Last Updated: Friday - 09/24/2010
May 4, 2009
Young Catholic leaders emerging in new millennium – de Souza
Catholic Christian Outreach key to igniting new generation says priest
Fr. Raymond de Souza
CANADIAN CATHOLIC NEWS
OTTAWA — Substantial societal changes demand a new generation of Catholic leaders Father Raymond de Souza told an April 23 fundraising banquet for Catholic Christian Outreach (CCO).
The Kingston diocesan priest, Queen’s University chaplain and newspaper columnist identified six positive changes since John Paul II’s Great Jubilee of the year 2000 that create new opportunities for young Catholics shaped by movements like CCO.
The first change de Souza mentioned is the lasting effect of World Youth Day (WYD) 2002.
Everything he sees in the Church that is exciting, new, full of energy and hope has people behind it who describe WYD as definitive for them.
“There is a confidence in the Church in our country after 2002 that big things are possible,” he said. Before that there was a sense of decline and that nothing was possible.
He called WYD the first event of what John Paul called a “new springtime” in the Church.
The second change is in campus chaplaincy. When he was a student at Queens University from 1989-94, a “good, holy Basilian priest” ran the chaplaincy, but it was “not a centre of evangelization” on campus. Instead it catered mostly to non-students.
Now many universities have thriving chaplaincies, Newman Centres and a dynamic CCO presence, making it possible for Catholic students to grow in their faith while seeking an education.
The third change he noted is in the media. There are far more Catholic media voices, including Salt and Light Television that Father Tom Rosica oversaw following his work as CEO of WYD 2002.
De Souza identified politics as the fourth area of change. A new generation of Catholics now in federal and provincial politics has “integrated faith and public life.”
They have done so despite a very hostile environment toward religious faith, he said. “There are many of them and not in just one party.”
The fifth area concerns the identity of Catholic institutions. De Souza said Catholic identity had been neglected in the past, but now it is on the radar in a new way.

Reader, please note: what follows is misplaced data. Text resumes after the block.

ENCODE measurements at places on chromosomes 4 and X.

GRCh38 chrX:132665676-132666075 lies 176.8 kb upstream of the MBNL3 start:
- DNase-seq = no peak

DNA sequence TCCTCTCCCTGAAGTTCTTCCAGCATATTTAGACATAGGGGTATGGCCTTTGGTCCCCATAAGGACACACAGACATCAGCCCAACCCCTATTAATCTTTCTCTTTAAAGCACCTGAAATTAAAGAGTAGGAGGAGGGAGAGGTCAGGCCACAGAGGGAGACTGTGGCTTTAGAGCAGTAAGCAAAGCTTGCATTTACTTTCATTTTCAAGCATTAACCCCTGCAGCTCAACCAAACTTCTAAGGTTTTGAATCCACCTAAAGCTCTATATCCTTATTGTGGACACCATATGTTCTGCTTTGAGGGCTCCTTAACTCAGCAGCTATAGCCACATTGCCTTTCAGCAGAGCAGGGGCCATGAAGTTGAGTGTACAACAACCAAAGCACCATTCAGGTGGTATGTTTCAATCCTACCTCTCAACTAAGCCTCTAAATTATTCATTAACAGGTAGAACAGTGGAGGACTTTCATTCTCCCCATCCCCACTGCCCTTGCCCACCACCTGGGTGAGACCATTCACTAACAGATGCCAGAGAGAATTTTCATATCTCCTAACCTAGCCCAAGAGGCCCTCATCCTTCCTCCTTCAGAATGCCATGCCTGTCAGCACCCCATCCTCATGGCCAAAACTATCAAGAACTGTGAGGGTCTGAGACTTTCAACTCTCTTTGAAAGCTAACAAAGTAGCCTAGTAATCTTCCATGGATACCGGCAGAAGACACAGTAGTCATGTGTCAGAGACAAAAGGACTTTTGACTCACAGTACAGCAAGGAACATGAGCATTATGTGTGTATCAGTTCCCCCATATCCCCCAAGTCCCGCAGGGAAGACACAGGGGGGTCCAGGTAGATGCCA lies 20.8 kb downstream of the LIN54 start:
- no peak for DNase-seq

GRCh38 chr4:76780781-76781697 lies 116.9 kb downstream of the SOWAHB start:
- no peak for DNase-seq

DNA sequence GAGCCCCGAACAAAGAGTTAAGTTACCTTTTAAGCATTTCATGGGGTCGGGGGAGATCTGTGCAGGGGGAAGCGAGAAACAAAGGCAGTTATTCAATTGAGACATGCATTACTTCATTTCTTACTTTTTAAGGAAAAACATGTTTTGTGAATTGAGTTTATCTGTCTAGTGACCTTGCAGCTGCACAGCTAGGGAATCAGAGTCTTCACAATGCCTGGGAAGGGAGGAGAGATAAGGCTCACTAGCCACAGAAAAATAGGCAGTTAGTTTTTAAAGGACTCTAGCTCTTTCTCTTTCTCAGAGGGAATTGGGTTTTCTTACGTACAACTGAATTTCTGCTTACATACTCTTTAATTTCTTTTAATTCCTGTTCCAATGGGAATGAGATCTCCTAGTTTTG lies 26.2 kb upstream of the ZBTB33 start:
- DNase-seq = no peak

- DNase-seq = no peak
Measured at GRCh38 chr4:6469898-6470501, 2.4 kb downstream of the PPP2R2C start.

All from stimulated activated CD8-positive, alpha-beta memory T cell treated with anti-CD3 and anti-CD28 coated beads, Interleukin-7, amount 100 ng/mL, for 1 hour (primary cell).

Catholic school boards are doing things to affirm their identity. In Kingston, the school board sponsored a Humanae Vitae conference.
De Souza said the recent controversy involving Catholic Organization for Development and Peace and its partner organizations that may be advocating abortion is another example that may lead to a greater affirmation of the organization’s Catholic ethos.
The sixth area he identified is in the Church hierarchy. He thanked Apostolic Nuncio Archbishop Luigi Ventura for his role in “rejuvenating” the episcopate in Canada.
Though the Holy Father makes the decision about episcopal appointments, he relies on advice from the nuncio, he said. “We now have evangelistically-minded bishops who are eager to not just manage but to evangelize,” he said.
“Whether you like it or not, the bishop is indispensable,” he said. “Where the bishops lead the people will follow.”
FOCUSED ON EVANGELIZATION
CCO prepares young people to be more evangelistically-minded, he said, noting it is not easy to be a Catholic believer on campus and witness to that faith.
De Souza said CCO trains young Catholics to be leaders. He has seen people “become totally converted.”
“It’s a source of great joy for me,” he said. “I can’t image we’d be nearly as successful in our evangelization if CCO were not there.”
De Souza recalled the piles of television scripts that were scraped into the wastebasket after John Paul II’s funeral in the Vatican. The television host pointed out that this was their work — thousands of words thrown away at the end of the day and starting all over the next.
WORD REMAINS ALIVE
It’s a great challenge for Catholic writers to find a way to say the one word that doesn’t pass away, “the word that remains alive,” he said.
On campus, where students are surrounded by words, CCO’s mission is to proclaim the Word of Jesus and equip leaders in spiritual life, de Souza said. They bring the mission of Jesus to thousands of youth who have wandered away.
CCO was founded 21 years ago and has since grown from a staff of two to 50. At the invitation of Cardinal Marc Ouellet, CCO is expanding into Quebec City in the fall.